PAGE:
Now you’ve made the arduous decision of buying over renting, and pursuing co-ops over condos, it’s time to delve into the buying process! If you haven’t decided on these choices or want to know more about the options, check out these two Triplemint guides; Buying vs. Renting Guide and Condos vs. Co-ops Guide.
For those of you who are set on buying a co-op in NYC, this guide will tell you everything you need to know!
PC: Jörg Schubert
Now, before you fall in love with the first glamorous co-op you see online, there’s a few steps you need to take before starting your apartment search.
You’ll need to manage your savings and finances. Down payments for co-ops can reach up to 30 percent, as putting less than 20 percent down generally makes you an unattractive choice for sellers. That means you’ll have to put $200,000-$300,000 down if you’re looking to buy a $1,000,000 co-op (though co-ops can be roughly 25 percent less expensive than condos).
You should also know your credit score and begin to address it if needed. Unless you have a substantial amount of savings or inheritance, you’ll need a loan to purchase your first co-op in NYC. Your credit score will determine whether banks will lend to you, so you’ll need to raise your score as high as possible, and keep it there. You can check your credit score once a year for free here!
With a high enough credit score, you should get a mortgage pre-approval from a lender. As a heads up, you’ll most likely be required to submit tax returns, pay stubs, bank statements, etc. Since all sellers require pre-approval, getting it before your search will help you understand how much you can afford, which will help narrow your focus and save you time.
Most steps of the co-op search process are also similar to those of the condo search process. For example, you still should attend as many open houses as you can, and get an attorney and a good brokers agent.
While many real estate firms are broker focused, Triplemint is fully committed to you, the buyer. Triplemint has a unique client experience team, which ensures the smoothest real estate process in New York City.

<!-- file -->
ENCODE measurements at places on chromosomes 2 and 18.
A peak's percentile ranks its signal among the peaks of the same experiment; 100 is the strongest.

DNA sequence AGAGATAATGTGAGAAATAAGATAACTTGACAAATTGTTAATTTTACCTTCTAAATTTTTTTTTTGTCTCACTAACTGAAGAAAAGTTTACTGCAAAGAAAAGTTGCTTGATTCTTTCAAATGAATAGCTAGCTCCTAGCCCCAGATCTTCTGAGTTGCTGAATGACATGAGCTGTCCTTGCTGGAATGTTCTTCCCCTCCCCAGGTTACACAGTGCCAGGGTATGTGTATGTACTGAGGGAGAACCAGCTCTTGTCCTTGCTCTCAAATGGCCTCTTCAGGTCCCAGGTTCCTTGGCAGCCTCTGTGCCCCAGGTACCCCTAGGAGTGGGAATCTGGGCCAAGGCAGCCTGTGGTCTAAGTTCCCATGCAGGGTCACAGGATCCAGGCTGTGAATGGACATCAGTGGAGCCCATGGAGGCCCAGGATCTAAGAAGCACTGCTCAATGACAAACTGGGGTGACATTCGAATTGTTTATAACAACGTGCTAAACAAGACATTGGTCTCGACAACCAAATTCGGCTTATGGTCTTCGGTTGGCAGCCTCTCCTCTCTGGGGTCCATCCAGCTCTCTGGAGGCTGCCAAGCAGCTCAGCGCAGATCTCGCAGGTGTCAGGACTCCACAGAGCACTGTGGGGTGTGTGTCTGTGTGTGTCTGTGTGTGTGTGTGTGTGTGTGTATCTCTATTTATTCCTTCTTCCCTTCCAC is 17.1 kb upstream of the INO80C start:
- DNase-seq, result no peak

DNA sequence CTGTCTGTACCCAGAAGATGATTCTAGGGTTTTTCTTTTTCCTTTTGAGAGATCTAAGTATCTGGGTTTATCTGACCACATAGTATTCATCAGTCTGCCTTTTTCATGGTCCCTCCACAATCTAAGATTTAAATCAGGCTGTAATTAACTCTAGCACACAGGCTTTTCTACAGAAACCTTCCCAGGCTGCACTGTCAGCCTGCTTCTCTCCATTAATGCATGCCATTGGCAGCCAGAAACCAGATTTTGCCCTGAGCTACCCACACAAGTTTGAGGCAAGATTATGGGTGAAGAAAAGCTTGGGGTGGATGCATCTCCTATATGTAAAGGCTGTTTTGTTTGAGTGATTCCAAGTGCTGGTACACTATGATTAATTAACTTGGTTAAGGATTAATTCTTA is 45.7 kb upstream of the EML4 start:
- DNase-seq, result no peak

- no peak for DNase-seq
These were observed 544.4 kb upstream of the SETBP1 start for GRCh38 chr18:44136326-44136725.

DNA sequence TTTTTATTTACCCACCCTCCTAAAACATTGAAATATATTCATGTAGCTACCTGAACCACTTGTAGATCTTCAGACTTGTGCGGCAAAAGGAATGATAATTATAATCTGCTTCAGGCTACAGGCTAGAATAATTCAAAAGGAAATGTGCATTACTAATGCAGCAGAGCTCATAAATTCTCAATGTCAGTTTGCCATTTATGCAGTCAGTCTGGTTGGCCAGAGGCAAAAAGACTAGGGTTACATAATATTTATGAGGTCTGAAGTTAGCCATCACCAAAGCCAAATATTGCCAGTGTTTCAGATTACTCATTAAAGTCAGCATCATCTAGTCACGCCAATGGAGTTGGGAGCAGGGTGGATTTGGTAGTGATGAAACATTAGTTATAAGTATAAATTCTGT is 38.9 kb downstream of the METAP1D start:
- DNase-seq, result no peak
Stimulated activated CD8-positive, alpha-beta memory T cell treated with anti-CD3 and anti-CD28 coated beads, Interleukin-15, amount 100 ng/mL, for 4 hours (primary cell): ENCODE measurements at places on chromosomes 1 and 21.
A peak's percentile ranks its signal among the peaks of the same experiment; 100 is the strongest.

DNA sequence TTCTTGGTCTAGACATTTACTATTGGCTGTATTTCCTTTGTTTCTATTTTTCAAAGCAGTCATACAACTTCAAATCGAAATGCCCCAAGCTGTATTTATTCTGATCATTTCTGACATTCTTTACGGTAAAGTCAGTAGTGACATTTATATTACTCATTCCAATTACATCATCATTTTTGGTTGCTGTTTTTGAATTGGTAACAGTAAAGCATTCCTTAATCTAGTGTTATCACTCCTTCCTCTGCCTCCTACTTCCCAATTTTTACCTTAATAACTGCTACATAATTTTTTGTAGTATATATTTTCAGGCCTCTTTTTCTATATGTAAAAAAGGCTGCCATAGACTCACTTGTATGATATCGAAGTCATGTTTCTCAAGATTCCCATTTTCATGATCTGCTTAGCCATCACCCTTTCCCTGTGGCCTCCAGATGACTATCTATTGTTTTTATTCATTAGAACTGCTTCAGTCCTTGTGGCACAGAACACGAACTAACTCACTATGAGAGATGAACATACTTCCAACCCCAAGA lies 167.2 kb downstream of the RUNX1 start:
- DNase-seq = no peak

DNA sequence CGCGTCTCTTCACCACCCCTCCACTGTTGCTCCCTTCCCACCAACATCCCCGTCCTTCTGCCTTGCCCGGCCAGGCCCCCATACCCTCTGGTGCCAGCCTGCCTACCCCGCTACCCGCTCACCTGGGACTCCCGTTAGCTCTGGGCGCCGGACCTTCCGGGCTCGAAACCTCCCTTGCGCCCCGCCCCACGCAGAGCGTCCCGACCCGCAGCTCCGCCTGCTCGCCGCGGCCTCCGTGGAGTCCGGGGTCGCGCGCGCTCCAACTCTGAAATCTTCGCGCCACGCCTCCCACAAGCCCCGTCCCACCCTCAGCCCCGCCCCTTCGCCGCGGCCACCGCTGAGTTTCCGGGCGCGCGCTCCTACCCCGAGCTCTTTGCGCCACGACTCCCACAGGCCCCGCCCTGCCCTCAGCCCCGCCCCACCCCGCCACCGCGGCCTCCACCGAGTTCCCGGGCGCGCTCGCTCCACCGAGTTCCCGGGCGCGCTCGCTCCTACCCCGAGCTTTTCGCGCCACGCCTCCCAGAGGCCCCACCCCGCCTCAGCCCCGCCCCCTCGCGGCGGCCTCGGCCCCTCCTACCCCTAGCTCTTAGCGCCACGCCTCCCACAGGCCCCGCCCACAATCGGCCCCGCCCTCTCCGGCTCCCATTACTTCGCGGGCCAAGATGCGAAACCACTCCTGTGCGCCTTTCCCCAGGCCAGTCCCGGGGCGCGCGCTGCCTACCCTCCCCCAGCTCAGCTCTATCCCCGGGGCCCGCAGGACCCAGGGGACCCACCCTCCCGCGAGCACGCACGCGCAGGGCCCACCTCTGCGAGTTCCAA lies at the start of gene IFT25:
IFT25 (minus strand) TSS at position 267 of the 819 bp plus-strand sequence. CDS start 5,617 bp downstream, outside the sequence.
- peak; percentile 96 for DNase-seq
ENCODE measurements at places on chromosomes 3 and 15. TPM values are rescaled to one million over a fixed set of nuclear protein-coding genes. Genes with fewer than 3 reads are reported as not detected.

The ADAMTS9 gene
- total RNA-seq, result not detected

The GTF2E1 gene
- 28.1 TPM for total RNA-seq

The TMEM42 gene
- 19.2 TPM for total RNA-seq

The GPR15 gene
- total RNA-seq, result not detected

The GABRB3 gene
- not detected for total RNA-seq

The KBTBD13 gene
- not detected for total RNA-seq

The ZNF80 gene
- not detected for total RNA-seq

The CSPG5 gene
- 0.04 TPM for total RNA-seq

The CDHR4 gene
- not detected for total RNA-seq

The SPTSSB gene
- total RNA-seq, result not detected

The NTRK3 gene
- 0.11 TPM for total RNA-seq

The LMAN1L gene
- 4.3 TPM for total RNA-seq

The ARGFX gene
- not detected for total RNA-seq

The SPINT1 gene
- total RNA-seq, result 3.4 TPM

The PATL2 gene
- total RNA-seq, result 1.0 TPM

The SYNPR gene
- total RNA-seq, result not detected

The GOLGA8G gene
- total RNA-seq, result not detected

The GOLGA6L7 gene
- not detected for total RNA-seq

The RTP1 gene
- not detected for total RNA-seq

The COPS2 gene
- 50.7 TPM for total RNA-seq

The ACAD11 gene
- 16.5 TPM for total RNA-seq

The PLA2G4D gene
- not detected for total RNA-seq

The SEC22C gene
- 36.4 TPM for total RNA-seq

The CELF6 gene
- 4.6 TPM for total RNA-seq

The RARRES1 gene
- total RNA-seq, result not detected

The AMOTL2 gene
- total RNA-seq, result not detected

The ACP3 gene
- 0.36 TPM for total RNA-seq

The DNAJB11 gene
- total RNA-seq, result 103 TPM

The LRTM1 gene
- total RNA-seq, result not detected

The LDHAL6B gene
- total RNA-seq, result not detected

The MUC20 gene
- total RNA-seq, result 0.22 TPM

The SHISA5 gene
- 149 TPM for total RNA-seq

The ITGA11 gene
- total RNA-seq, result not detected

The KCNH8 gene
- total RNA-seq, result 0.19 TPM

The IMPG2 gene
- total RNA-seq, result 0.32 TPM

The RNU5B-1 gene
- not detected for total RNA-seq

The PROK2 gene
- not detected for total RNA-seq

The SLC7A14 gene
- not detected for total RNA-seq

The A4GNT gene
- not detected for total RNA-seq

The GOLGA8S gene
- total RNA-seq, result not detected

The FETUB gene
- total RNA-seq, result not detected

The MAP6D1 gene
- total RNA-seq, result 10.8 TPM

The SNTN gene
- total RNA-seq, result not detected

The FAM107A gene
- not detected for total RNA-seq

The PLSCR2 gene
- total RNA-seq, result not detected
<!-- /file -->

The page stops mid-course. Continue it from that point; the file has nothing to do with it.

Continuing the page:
The difference between condos and co-ops in the search process is that you should look for a broker with experience putting together co-op board packages, and a lawyer familiar with common co-op accounting methods. Co-ops are generally much more thorough and extensive in their application process, and the interview process is a lot more stringent.
Congrats! After hashing out things like price and close date, you’re now beginning the closing process. For co-ops, you’ll be required to put down at least 20 percent, and have to supply a REBNY financial form (similar to a personal balance sheet).
Now, the last thing you need to do before actually closing is complete a board package, securing the final mortgage, and consulting with your agent as to how to successfully navigate a board interview.
Co-ops are notorious for their board approval process, and you’ll need to have your agent put together a significant amount of your personal and financial information in a board package. These generally must be completed within 10 business days from the day the contract was signed for cash deals, or within three business days for mortgages.
Lastly, you’re going to want to prepare for the board interview with your agent– you should make a good impression on the board and be prepared to answer questions about your board package (co-op boards can turn down an applicant without giving a reason).
If you’re accepted, you’ve made it to closing! You will most likely meet with the seller’s party, and once the bank issues the check for the mortgage amount, the seller will hand over the keys. Closings typically take six to eight weeks after an accepted offer.